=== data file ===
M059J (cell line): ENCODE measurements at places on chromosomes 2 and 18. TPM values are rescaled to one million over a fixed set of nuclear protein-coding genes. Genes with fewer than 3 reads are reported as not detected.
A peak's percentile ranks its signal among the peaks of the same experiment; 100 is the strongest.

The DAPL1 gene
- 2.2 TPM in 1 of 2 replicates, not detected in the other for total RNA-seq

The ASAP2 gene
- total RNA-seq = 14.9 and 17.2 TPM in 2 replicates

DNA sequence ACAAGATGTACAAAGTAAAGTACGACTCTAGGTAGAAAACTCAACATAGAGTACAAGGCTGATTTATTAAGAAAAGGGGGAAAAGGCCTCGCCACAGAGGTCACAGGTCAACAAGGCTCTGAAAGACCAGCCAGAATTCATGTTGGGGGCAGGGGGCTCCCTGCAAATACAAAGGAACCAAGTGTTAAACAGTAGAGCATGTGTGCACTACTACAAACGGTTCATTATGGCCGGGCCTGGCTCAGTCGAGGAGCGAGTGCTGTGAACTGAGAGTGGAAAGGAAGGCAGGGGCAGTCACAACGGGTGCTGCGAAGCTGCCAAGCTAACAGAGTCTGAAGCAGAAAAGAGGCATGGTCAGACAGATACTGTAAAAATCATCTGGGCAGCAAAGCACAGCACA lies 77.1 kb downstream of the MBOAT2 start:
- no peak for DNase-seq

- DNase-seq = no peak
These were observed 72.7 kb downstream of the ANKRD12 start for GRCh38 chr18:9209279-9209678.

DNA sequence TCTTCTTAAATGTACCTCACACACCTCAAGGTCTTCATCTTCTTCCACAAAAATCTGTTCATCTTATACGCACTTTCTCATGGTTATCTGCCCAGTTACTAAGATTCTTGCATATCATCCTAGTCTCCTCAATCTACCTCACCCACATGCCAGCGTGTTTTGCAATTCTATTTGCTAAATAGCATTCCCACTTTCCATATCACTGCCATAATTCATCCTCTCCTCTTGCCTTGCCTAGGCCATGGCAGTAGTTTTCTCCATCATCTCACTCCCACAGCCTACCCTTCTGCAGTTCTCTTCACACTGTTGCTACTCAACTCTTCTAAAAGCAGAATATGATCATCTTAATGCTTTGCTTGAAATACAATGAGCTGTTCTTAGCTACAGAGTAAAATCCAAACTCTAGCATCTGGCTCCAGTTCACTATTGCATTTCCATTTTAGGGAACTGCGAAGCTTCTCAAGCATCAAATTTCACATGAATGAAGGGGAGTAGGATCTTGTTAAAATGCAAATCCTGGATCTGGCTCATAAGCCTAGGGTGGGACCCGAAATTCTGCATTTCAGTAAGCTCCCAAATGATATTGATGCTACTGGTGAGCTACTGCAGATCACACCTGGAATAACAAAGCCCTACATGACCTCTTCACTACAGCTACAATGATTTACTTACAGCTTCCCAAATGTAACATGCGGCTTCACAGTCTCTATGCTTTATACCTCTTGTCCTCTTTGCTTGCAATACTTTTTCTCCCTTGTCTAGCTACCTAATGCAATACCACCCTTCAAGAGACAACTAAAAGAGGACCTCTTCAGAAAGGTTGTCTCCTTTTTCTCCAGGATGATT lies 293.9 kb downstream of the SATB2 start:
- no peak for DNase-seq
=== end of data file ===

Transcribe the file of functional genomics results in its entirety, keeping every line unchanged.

M059J (cell line): ENCODE measurements at places on chromosomes 2 and 18. TPM values are rescaled to one million over a fixed set of nuclear protein-coding genes. Genes with fewer than 3 reads are reported as not detected.
A peak's percentile ranks its signal among the peaks of the same experiment; 100 is the strongest.

The DAPL1 gene
- 2.2 TPM in 1 of 2 replicates, not detected in the other for total RNA-seq

The ASAP2 gene
- total RNA-seq = 14.9 and 17.2 TPM in 2 replicates

DNA sequence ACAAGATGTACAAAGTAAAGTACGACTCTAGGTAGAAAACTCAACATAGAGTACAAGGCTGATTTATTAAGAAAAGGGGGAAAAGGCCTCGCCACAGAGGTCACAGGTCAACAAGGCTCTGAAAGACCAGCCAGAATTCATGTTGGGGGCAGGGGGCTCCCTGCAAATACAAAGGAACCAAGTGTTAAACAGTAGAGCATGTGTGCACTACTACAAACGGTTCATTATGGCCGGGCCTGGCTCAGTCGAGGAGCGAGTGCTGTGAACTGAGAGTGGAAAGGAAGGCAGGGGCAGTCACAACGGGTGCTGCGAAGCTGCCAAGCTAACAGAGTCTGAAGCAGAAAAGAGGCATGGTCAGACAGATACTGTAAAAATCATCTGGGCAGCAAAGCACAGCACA lies 77.1 kb downstream of the MBOAT2 start:
- no peak for DNase-seq

- DNase-seq = no peak
These were observed 72.7 kb downstream of the ANKRD12 start for GRCh38 chr18:9209279-9209678.

DNA sequence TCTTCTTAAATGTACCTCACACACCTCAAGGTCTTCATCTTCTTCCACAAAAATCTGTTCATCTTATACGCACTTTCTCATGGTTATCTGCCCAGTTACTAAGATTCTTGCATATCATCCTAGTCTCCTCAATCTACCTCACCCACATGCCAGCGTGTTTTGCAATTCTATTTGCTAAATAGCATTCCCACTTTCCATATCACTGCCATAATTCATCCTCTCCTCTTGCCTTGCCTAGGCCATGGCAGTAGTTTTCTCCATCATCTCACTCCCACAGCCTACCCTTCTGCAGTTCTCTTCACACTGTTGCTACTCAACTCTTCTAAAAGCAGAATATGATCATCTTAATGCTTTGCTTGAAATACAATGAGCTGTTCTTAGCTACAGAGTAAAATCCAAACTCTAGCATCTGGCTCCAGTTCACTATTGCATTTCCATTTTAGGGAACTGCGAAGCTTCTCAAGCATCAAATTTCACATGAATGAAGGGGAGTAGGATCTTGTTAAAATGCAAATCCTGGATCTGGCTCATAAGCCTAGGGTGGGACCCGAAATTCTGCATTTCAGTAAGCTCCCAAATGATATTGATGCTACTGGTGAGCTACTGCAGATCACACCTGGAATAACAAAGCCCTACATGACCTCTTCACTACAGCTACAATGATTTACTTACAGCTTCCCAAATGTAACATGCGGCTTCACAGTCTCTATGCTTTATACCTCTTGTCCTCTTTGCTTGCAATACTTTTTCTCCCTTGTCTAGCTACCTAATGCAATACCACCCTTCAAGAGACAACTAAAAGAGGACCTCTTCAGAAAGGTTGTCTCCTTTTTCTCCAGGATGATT lies 293.9 kb downstream of the SATB2 start:
- no peak for DNase-seq